With a better understanding of the abnormal changes in cell functions that occur during disease progression, the researchers can advance to testing potential therapies to see whether they can reverse FAHN’s effects.

A published paper on the work, “Generation of the human iPSC line AKOSi010-A from fibroblasts of a female FAHN patient, carrying the compound heterozygous mutation p.Gly45Arg/p.His319Arg,” is available online. Latest results of the project will be presented at the 8th International Symposium on NBIA, taking place from October 13th to 15th, 2022, in Lausanne, Switzerland.

Team NBIA notches another win for BPAN research in annual bike ride

September 2022

By Vanessa Smith

For the sixth year in a row, NBIA families came together for the Million Dollar Bike Ride and raised more than enough to win a significant matching grant to advance BPAN research.

Team NBIA raised $38,735 from supporters, plus $1,040 in registration fees, for a total of $39,775 and won a $30,000 match from the University of Pennsylvania’s Orphan Disease Center. That will enable the NBIA Disorders Association to offer a $69,775 BPAN research award in the 2022 UPenn grant call now underway.

Interested researchers have until Sept. 16 to submit letters of intent, with full applications by invitation due by Oct. 17. More information and links to upload letters of intent can be found here.


Like previous Million Dollar Bike Ride awards, UPenn’s Orphan Disease Center will manage the BPAN research grant, with our organization writing the application criteria and selecting the grant reviewers. The funding period runs from Feb. 1, 2023, to Jan. 31, 2024.



Volunteers Yiota and John Anastasiasis
with Kristi Florio and her children
manning a rest stop at the MDBR.

For the first time in three years, the ride was held in person, in addition to retaining a virtual aspect that began in 2020 because of the pandemic. For the in-person competition June 11,18 riders representing Team NBIA Disorders gathered at UPenn, along with volunteers Kristi Florio of Boalsburg, Pennsylvania, and John and Yiota Anastasiadis of Andover, Maryland. The volunteers manned a rest stop, handing out water and snacks to cyclists.

Virtual participants rode in their own towns, allowing for many more NBIA families to participate than would have otherwise been possible. There also was a virtual spin class June 6 as another way to take part.

The association’s sister organization in Germany, Hoffnungsbaum e. V., participated virtually for the third year, contributing $4,867 toward the total.

German participants Noah Rusch and his family
have a fundraiser for the second year benefitting the MDBR. Noah's son Laurin has BPAN.


Matt and Julie Ritzman of Oakland, California, riding at the MDBR in Philadelphia on June 11.


Matt Ritzman, chair of the NBIA Disorders Association board and an avid cyclist, participated in person with his wife, Julie Ritzman. Their daughter, Josie, has an ultra-rare form of NBIA known as PLAN.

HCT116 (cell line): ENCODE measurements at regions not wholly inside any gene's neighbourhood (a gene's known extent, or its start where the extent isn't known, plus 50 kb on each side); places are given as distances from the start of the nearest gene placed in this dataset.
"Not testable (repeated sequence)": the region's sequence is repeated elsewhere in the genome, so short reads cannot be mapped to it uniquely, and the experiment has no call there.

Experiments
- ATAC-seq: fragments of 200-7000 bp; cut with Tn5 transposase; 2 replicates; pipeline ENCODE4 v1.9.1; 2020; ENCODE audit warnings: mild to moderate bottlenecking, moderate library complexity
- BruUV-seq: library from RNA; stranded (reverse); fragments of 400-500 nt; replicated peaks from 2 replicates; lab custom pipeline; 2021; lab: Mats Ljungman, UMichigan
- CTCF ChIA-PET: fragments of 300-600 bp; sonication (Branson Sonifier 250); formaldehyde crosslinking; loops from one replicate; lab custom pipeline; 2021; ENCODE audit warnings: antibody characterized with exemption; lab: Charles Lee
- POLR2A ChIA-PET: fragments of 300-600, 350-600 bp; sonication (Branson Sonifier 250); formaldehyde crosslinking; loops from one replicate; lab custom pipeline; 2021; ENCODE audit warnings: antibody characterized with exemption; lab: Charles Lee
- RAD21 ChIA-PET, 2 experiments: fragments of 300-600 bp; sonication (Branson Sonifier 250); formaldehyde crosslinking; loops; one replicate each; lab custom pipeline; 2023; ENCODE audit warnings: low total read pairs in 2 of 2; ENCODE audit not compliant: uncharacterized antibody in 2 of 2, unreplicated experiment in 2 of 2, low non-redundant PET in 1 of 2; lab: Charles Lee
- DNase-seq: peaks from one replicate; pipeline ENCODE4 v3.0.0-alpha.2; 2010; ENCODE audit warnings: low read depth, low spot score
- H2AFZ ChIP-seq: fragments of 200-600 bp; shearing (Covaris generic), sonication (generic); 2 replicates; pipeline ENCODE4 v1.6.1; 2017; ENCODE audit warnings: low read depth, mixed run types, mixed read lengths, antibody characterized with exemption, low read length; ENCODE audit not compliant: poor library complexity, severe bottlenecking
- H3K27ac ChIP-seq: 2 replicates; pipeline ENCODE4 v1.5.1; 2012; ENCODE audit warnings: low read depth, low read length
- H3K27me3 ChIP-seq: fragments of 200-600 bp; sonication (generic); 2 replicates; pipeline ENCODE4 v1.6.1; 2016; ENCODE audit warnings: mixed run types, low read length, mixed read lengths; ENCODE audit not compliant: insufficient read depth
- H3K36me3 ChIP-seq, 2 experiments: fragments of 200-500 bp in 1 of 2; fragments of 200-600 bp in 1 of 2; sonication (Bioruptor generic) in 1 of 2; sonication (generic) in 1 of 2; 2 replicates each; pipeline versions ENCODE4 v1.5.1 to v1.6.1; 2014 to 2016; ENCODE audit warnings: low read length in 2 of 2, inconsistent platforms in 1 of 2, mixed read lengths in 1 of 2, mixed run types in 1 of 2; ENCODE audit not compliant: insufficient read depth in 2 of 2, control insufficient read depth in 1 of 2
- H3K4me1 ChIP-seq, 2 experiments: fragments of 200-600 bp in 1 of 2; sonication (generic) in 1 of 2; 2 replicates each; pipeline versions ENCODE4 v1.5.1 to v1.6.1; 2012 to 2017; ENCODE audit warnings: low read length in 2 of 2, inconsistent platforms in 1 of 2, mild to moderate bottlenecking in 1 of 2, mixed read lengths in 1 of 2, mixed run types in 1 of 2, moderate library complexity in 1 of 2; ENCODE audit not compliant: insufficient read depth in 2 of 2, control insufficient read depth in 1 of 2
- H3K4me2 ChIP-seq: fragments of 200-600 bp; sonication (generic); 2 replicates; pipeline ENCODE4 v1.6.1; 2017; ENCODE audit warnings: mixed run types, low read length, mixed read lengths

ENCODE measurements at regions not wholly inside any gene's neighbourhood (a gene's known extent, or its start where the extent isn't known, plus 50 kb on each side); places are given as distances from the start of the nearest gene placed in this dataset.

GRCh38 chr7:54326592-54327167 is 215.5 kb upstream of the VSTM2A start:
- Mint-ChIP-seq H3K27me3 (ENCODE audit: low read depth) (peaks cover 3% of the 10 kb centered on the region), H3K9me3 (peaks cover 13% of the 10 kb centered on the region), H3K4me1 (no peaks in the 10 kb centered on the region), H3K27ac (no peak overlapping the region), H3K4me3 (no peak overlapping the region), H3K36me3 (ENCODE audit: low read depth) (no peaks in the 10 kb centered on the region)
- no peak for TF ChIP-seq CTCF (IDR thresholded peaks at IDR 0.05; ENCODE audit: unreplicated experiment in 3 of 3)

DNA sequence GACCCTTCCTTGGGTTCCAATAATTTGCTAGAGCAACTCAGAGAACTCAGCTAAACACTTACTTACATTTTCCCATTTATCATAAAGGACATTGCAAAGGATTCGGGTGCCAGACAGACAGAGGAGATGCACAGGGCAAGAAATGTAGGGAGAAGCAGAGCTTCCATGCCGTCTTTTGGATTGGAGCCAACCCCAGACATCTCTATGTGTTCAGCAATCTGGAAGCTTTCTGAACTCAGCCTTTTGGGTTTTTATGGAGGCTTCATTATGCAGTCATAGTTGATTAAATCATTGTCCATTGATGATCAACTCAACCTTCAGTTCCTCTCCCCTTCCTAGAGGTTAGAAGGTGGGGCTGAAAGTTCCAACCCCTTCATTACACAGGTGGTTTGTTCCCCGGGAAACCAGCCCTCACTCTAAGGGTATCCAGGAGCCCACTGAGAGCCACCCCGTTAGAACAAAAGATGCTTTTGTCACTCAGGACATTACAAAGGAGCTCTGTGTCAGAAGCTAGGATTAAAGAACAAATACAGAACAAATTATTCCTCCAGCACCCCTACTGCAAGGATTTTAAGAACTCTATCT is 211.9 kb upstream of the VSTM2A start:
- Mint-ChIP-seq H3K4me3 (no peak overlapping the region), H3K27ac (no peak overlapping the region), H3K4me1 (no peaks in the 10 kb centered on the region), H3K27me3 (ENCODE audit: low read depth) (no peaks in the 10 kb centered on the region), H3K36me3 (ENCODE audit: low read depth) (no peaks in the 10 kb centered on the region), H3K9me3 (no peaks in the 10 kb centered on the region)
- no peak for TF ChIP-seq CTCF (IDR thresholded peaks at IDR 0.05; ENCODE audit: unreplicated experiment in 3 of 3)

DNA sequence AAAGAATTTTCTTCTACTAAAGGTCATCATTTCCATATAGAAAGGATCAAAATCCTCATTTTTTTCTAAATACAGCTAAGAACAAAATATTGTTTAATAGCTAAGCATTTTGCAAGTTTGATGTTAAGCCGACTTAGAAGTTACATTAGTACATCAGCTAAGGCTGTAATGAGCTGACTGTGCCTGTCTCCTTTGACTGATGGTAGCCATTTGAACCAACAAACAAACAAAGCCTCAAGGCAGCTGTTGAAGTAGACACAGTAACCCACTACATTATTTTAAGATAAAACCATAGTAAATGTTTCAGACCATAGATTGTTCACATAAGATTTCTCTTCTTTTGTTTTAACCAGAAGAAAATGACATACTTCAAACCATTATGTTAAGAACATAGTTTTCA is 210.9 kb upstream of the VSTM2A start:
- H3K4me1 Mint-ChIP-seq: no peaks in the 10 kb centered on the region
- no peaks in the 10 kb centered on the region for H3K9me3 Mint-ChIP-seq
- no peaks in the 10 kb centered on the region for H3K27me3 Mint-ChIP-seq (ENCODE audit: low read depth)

They traveled from Oakland, California, to UPenn, choosing to ride the longest route, 70 miles, through the rolling hills of the Pennsylvania countryside. After two virtual rides, they said they were excited to finally be able to ride in person, with other participants. "It filled me with joy and excitement that is harder to manufacture when riding around my neighborhood at home," Matt said.

He felt that overall it was a fantastic ride with nice weather, wonderful volunteers, and an amazing sense of community. He shared that he was inspired to see so many NBIA families taking part.


Jennifer and Sophia Sanchez participated virtually in the MDBR by riding in their neighborhood.

Virtual riders representing the NBIA Disorders Association also said they enjoyed the experience. One of them, Sophia Sanchez, a 16-year-old with BPAN from Houston, has been riding her adaptive bike with assistance from her mother, Jennifer Sanchez, for the past seven years. When the chance came to take part in an activity she loves to fight against BPAN, they took action, logging 26 miles divided into 2-mile increments.

With each step I took and each revolution of the crank arm and pedals, we delivered a powerful blow right in the face of BPAN,” Jennifer said, “I never felt so empowered, and I was so happy Sophia and I were doing this together!” 

Tiffany Smith of Shelby, North Carolina, participating on June 6 in the MDBR virtual spin class.


Another virtual rider, Tiffany Smith of Shelby, North Carolina, rode on her stationary bike and attended the spin class. She spoke of her passion to ride in honor of her 4-year-old daughter, Georgia, who has BPAN.

 “This girl is the reason I ride, and advocate, and research, and fight, and smile,” Smith said. “She has changed my whole world and I’ll do anything in my power to help her have a better chance at a better quality of life. Without these funds being raised, we can’t move forward towards treatment, towards relief, towards a cure.”


Team NBIA Disorders riders and their families that made it to the MDBR 7 a.m. photo opportunity on ride day.


BPANready study to continue for an additional two years

September 2022


Dr. Penelope Hogarth of the
Oregon Health & Science
University in Portland, receives
two years of funding totaling
$103,292 for BPANready

The NBIA Disorders Association is continuing to collaborate with Dr. Penelope Hogarth on research to better understand BPAN and how it affects individuals over time. Our organization recently signed an agreement with Hogarth, a movement disorders neurologist at the Oregon Health & Science University, to carry on her work for another two years at a total cost of $103,292.

BPANready, as the study is called, collects data on how the disease evolves over time (natural history). The agreement runs from March 1, 2022, to February 28, 2024, at which time BPANready will have five years of data.